When meeting someone new, how quickly do you decide whether you like the person?
Studies show that lasting opinions are formed in the first 30 seconds. Everything about you, including your clothes, nails, hair, shoes and smile, will affect another person’s first impression. Regardless of whether it’s a first date, first interview or first day on the job, people are forming critical first impressions about you.
The same process, only in reverse, holds true for businesses and organizations.
In today’s workplace, a new employee will decide quickly whether he wants to stay with your organization. After 90 days, 72 percent of employees have decided whether they want to stay with your company long term. So while you may have 90 days to onboard an employee, I suggest starting the process from the beginning.
When an employee reports for the first day on the job, the feeling is similar to the jitters we had as kids on the first day of the school year. While it’s a challenge for an employee to familiarize himself quickly with the office, the job responsibilities, co-workers and more, it’s just as important and stressful for the managers.
As you manage the message on Day 1, it’s important to make the new employee feel welcome. This is the most important day of the person’s employment. Making a new hire feel comfortable and a part of the team from Day 1 is imperative to make the employee a successful and productive member of your business.
This is where most organizations fall short. The business may go to great extremes to make sure it hires the best candidate possible, but there is no system to cultivate this new pearl into a gem of an employee. As with all things in business, let’s look at a process and system for onboarding new employees completely.
After the hiring process, the first step in onboarding is to have the new employee fill out all the necessary paperwork before coming in the first day. Here are a few more small but important tips to help smooth out Day 1 for employees:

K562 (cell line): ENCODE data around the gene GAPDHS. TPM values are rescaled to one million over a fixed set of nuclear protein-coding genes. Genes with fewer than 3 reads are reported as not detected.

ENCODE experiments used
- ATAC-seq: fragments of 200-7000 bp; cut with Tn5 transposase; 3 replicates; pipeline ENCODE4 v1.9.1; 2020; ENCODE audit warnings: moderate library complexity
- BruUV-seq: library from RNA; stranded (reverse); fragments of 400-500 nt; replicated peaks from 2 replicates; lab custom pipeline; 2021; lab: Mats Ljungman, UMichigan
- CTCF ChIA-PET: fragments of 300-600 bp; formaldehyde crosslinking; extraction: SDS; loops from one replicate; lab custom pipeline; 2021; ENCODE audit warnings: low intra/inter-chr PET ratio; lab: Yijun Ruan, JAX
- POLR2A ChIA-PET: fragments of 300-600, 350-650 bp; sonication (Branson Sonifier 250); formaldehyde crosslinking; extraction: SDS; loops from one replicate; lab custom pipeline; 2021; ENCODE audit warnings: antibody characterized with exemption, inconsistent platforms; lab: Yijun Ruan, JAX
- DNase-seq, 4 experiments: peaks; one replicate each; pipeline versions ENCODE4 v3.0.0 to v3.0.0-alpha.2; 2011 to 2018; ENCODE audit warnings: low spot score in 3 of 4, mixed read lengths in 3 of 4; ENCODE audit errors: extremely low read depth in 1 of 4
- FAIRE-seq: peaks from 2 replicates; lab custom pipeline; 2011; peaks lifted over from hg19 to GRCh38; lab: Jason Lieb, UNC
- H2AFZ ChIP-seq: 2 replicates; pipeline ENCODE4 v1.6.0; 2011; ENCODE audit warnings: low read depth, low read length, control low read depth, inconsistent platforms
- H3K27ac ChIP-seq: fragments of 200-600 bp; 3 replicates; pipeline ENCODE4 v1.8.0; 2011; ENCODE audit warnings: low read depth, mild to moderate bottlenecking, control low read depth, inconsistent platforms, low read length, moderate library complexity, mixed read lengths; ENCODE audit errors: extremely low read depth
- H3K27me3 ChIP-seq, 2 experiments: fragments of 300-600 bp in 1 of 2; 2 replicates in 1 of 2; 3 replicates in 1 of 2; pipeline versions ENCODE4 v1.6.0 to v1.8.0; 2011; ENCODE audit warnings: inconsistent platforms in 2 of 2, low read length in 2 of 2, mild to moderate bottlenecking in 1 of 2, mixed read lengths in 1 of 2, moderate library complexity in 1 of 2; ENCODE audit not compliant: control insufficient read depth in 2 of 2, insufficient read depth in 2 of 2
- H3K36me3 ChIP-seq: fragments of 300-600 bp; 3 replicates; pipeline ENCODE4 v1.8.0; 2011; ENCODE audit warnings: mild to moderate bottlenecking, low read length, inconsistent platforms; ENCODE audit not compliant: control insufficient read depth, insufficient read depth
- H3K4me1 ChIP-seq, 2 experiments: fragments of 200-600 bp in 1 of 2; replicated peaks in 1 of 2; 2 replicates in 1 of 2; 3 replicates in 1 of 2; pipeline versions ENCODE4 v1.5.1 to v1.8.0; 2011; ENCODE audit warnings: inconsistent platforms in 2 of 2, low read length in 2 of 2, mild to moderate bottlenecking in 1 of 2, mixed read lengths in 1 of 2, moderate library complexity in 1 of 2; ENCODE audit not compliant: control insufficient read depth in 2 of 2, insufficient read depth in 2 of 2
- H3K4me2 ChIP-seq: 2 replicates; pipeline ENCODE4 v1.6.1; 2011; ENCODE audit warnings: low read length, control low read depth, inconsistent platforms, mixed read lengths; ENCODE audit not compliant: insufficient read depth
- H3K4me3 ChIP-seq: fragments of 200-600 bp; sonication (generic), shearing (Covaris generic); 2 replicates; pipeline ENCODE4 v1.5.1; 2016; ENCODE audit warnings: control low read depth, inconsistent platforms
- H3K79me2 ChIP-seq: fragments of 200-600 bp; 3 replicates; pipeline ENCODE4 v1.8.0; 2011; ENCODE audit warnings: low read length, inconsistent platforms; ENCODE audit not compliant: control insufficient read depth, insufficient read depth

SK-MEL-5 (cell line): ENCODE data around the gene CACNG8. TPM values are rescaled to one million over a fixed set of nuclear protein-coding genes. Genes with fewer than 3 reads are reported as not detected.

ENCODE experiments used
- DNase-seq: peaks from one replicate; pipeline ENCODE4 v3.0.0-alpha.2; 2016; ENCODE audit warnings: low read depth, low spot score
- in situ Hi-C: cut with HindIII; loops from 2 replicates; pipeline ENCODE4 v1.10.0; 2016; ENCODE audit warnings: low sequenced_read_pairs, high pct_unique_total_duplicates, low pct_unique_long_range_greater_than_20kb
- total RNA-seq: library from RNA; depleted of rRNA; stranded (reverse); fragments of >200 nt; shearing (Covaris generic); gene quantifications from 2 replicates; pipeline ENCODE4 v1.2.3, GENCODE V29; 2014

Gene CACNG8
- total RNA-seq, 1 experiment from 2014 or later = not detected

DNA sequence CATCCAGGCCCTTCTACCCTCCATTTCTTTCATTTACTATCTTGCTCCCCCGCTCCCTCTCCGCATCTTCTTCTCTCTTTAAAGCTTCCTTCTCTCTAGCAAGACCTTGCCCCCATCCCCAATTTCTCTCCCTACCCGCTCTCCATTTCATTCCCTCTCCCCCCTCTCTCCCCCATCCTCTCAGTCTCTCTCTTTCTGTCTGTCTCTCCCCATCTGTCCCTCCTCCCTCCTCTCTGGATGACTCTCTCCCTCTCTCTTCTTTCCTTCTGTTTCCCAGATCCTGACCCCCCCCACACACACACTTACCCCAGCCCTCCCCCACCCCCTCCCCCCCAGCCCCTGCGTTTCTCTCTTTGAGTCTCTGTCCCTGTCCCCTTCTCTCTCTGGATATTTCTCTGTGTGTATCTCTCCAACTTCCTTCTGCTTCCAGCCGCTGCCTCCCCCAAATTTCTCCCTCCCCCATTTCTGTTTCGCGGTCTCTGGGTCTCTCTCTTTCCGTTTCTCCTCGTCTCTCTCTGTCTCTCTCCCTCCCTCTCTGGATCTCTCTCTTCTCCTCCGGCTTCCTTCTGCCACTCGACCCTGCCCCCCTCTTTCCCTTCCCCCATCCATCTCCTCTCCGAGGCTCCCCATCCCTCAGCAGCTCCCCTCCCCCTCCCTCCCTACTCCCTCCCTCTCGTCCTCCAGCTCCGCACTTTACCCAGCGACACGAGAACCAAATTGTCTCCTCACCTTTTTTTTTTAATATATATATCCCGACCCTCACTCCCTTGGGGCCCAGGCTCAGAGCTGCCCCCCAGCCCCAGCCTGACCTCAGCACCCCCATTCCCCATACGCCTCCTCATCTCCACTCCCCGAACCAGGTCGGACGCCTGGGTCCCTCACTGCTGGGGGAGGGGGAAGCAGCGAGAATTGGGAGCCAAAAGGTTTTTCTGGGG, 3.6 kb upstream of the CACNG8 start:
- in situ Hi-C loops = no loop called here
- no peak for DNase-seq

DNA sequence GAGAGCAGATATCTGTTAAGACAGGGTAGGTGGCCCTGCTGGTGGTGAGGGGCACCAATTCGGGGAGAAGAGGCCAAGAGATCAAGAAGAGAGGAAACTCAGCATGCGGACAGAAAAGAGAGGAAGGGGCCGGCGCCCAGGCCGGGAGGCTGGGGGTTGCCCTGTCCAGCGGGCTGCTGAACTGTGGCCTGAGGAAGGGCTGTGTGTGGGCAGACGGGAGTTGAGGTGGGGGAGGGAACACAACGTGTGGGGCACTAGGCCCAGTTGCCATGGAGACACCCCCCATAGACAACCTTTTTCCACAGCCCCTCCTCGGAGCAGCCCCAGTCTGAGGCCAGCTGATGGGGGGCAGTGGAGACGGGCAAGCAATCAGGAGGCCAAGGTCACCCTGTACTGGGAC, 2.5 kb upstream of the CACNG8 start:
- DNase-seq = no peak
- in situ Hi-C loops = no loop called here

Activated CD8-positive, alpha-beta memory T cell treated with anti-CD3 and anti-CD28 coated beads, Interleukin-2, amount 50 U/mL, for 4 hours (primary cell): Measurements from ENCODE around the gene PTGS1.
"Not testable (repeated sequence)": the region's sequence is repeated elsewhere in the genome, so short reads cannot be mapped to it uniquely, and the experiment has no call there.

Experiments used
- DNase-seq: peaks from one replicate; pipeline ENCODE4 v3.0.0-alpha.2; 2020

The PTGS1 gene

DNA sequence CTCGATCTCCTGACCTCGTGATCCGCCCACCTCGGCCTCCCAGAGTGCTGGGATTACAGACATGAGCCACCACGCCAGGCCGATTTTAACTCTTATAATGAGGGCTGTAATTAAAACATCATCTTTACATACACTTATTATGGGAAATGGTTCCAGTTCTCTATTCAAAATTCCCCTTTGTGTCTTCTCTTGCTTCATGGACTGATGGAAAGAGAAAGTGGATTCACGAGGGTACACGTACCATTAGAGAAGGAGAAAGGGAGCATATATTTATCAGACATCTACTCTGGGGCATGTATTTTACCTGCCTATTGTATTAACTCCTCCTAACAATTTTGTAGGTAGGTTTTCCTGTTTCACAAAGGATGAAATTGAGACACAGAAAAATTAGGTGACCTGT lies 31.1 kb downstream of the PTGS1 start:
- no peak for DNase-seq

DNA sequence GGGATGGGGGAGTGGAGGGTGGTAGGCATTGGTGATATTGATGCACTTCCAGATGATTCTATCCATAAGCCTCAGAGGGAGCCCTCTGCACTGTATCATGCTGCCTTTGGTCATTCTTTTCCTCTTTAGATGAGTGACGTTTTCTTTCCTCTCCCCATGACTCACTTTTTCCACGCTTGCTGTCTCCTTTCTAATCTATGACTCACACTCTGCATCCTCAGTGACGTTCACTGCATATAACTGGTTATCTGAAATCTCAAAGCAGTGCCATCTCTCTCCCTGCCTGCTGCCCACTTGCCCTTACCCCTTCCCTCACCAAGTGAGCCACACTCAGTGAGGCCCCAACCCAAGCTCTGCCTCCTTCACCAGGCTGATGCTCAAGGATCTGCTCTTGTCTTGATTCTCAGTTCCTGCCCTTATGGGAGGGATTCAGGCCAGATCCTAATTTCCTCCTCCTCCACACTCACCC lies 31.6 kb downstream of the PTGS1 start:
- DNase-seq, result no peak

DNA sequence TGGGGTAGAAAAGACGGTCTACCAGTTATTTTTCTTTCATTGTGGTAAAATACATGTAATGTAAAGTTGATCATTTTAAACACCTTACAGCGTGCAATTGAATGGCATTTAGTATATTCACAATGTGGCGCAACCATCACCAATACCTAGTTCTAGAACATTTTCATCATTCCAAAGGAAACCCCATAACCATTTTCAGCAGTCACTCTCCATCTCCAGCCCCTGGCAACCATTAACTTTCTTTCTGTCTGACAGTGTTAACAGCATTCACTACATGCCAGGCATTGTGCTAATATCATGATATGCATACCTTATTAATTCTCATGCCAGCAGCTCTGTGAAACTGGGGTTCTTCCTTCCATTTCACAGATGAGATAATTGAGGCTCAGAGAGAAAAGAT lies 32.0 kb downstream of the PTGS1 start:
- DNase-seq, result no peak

- Make sure they know where to park.
- Have their security badges prepared ahead of time.
- Have their workstations and computers or other necessary tools and supplies ready.
- Give them directions to the bathroom and the printer.
- Buy them lunch in house or assign a lunch date with a co-worker, or go one step further and appoint a buddy/mentor for the first few weeks.
The direct manager should schedule one-to-one meetings every week moving forward to help navigate the path to success. This manager should do Day 1 and Week 1 recaps.
Always remember: The stress of an employee’s first few weeks on the job can make or break your hiring decision.
As you head past the first 30 days, give increasing responsibility to new hires. Make sure their efforts are validated and they are shown how they line up with the purpose of your organization. People work for fulfillment as well as for a paycheck. Make sure they are clear on their positions and contributions to the team.
As you get closer to the 90-day benchmark, the manager should review with the employee everything accomplished and the successful career path ahead inside the company. A positive welcoming experience puts new hires’ minds at ease and reinforces that joining your organization was the right decision.
On the other hand, not every hire will be a good one. A few simple missteps can throw a wrench into plans and leave the company or the employee second-guessing. The 90-day benchmark has been shown to be the perfect amount of time. Some companies hire only on a 90-day probationary basis to ensure a good fit.
Regardless, the best is when lines of communication are open, and regular one-to-one meetings are held. Both the company and the employee then can assess the viability of a long work relationship. After all, the best scenario is always a win-win.
What first impression is your organization making? A strong onboarding process can help ensure that your new hires succeed from Day 1, build loyalty and shape a productive workforce.
We next will explore a great system for every employee to train continuously.
Jason Adler is a John Maxwell-certified executive coach (www.johncmaxwellgroup.com/jasonadler) helping people and their organizations hire and keep quality employees.